Above: two of my favorite photos of Tilly; below: the aforementioned mitten incident

Second, not pulling back from the moments of intense grief. It is human to want to avoid, or attenuate, pain, but each time I find myself recoiling from the moment by swallowing hard, or frantically looking for a distraction, I instead stop and let myself feel it all. It comes like a wave, and washes over me, and sometimes I cry, and sometimes I let out a deep sigh, and sometimes I just stand totally still. Then I take a breath and keep moving. I remind myself: grief is a permutation of love; it is nothing to be scared of. I owe Tilly this time of grief. I owe it to myself, too. I’d rather let it out now than have it come out sideways in other areas of my life.

Third, talking openly to Mr. Magpie and the children about Tilly — not being afraid to bring her up, even if it sometimes leads us to cry together. I want her to be remembered. I don’t want my children to think they must hide their sadnesses, or memories, or questions, somewhere else. Mr. Magpie will sometimes look over at me, and make a little frown, and squeeze my arm, and it’s his way of saying “I’m thinking of Tilly,” and we’ll have a moment remembering her together. We have been talking a lot with the children about what Tilly might be doing in heaven, and the specific ways in which we miss her. Emory has been drawing lots of pictures of Tilly and saying things like: “This would be more fun if Tilly was here,” and “The house is so quiet without Tilly,” and we always roundly agree and talk about what she might be doing if she were around. Hill has been asking whether Tilly can come back from heaven to visit us when she’s better, and other theologically-complex queries. These conversations can be brutal on the heart, but I always feel relieved, and a little better, afterward. It felt good, for example, to explain that God needed her in heaven, and was keeping her there. We’d see her in the afterlife.

Above: Emory’s handiwork

Fourth, leaning on other people who have been through this. Many friends and neighbors wrote notes, and dropped off gifts, and my niece drew a picture of Tilly in heaven. Our angel next door neighbors asked whether they could plant a small tree or bush in our cul de sac in her memory in a few weeks’ time. And so many Magpies wrote me the loveliest messages when I shared the sad news on Instagram over the weekend. One of them has lodged itself in my heart: “when you get to heaven, all the dogs you ever loved come running to greet you.” I cling to this promise.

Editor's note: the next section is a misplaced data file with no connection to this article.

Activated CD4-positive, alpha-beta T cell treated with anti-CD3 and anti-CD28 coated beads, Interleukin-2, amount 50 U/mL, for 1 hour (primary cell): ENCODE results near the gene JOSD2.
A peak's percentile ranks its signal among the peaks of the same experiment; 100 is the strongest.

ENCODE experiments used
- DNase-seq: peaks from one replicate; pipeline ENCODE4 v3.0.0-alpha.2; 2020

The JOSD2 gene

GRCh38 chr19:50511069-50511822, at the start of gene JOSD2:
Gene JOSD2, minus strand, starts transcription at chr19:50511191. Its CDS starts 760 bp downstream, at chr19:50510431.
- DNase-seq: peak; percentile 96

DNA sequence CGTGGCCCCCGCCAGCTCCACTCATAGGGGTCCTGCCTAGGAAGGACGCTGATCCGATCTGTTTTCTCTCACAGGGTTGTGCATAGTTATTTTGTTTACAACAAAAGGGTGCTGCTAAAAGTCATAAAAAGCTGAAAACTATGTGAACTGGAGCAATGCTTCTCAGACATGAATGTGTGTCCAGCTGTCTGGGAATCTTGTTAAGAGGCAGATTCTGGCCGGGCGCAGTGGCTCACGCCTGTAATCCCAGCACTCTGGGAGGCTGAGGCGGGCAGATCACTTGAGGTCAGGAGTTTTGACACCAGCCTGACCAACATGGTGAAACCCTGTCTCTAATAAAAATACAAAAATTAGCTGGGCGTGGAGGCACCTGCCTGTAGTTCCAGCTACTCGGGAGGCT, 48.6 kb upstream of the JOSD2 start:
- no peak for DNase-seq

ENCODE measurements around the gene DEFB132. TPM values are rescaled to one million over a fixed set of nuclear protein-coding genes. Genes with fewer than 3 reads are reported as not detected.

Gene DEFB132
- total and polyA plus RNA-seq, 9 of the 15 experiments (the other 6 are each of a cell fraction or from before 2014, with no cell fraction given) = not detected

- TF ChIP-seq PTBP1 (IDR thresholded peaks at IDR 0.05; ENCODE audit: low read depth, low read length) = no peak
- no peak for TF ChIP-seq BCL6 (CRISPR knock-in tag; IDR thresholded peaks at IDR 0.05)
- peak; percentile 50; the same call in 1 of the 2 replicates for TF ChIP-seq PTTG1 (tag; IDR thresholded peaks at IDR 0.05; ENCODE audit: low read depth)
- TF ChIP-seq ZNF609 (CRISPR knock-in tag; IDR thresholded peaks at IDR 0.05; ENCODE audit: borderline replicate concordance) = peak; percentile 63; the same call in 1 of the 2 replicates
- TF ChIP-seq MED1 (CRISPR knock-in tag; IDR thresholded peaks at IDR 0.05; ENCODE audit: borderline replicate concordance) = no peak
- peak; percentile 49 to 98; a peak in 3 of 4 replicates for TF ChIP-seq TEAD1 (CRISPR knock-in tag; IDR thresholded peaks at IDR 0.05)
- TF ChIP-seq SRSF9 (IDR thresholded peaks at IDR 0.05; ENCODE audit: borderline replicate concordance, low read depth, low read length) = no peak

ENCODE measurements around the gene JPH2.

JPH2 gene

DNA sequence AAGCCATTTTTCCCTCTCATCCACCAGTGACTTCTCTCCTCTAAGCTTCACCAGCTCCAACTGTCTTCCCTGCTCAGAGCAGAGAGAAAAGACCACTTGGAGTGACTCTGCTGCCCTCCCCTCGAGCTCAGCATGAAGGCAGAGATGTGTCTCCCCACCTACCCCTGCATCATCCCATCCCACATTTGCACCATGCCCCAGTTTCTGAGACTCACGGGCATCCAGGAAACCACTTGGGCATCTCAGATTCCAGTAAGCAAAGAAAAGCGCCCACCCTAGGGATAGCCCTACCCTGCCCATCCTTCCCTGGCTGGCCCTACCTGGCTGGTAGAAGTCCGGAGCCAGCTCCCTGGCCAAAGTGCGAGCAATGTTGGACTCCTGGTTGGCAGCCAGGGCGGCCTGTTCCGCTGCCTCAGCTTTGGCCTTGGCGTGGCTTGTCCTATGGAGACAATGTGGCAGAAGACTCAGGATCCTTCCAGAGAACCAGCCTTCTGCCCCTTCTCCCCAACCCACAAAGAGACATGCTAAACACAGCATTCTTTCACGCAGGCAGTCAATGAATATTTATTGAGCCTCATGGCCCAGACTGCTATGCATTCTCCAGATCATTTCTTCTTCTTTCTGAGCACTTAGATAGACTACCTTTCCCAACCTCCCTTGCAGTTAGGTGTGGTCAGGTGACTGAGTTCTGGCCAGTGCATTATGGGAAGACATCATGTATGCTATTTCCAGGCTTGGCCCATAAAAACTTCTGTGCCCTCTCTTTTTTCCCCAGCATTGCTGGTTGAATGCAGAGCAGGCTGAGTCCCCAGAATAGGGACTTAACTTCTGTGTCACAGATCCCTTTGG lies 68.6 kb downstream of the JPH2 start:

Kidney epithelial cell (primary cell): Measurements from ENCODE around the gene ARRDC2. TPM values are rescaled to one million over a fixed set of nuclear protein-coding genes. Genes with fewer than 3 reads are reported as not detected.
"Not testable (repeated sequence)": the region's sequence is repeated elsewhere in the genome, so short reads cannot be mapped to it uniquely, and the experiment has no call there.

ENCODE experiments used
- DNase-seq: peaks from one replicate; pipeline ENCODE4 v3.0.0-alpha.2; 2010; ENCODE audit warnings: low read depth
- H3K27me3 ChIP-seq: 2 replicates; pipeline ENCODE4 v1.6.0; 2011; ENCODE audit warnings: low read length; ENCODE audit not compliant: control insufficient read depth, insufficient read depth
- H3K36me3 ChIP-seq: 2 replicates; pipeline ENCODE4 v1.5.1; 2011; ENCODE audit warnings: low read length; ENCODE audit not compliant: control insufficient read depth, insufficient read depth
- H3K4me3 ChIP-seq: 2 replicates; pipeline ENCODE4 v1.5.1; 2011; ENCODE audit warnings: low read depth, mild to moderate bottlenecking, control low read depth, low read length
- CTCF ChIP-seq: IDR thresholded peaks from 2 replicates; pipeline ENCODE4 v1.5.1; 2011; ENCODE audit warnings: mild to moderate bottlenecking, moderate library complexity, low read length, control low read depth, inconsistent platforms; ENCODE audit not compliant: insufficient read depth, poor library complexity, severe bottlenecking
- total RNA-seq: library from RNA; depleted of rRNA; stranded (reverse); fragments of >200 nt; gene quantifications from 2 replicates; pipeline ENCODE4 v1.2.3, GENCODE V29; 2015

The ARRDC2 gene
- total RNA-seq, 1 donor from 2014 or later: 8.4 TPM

Fifth, being practical about belongings. Some of you may feel differently, but I found it more maudlin to keep her toys and bowls out. We cleaned and put most of them away for a future dog, and also separated some of them out to donate to a local shelter along with unopened bags of dog food. I kept her name tag and plan to frame it on my desk, though, and I let each of the children pick a photo of Tilly to send off to the printer so I can frame them in their rooms. They picked the two below, and I thought it was sweet they wanted themselves in the photos, too:

Finally, though, and this is a big one: continue to seek joy. Feel the painful bits, yes, but keep moving. Mr. Magpie and I made a point of taking the kids out to dinner and toasting Tilly the night after she passed, and playing our usual morning board games, and celebrating the Super Bowl, and sending one another memes, and looking for any number of small ways to buoy ourselves during this time. One such: the morning after Tilly passed, Mr. Magpie’s amaryllis bloomed. We all celebrated it at the breakfast table. Life finds a way, you know?


+In case you missed it, Tilly was diagnosed with cancer two weeks ago.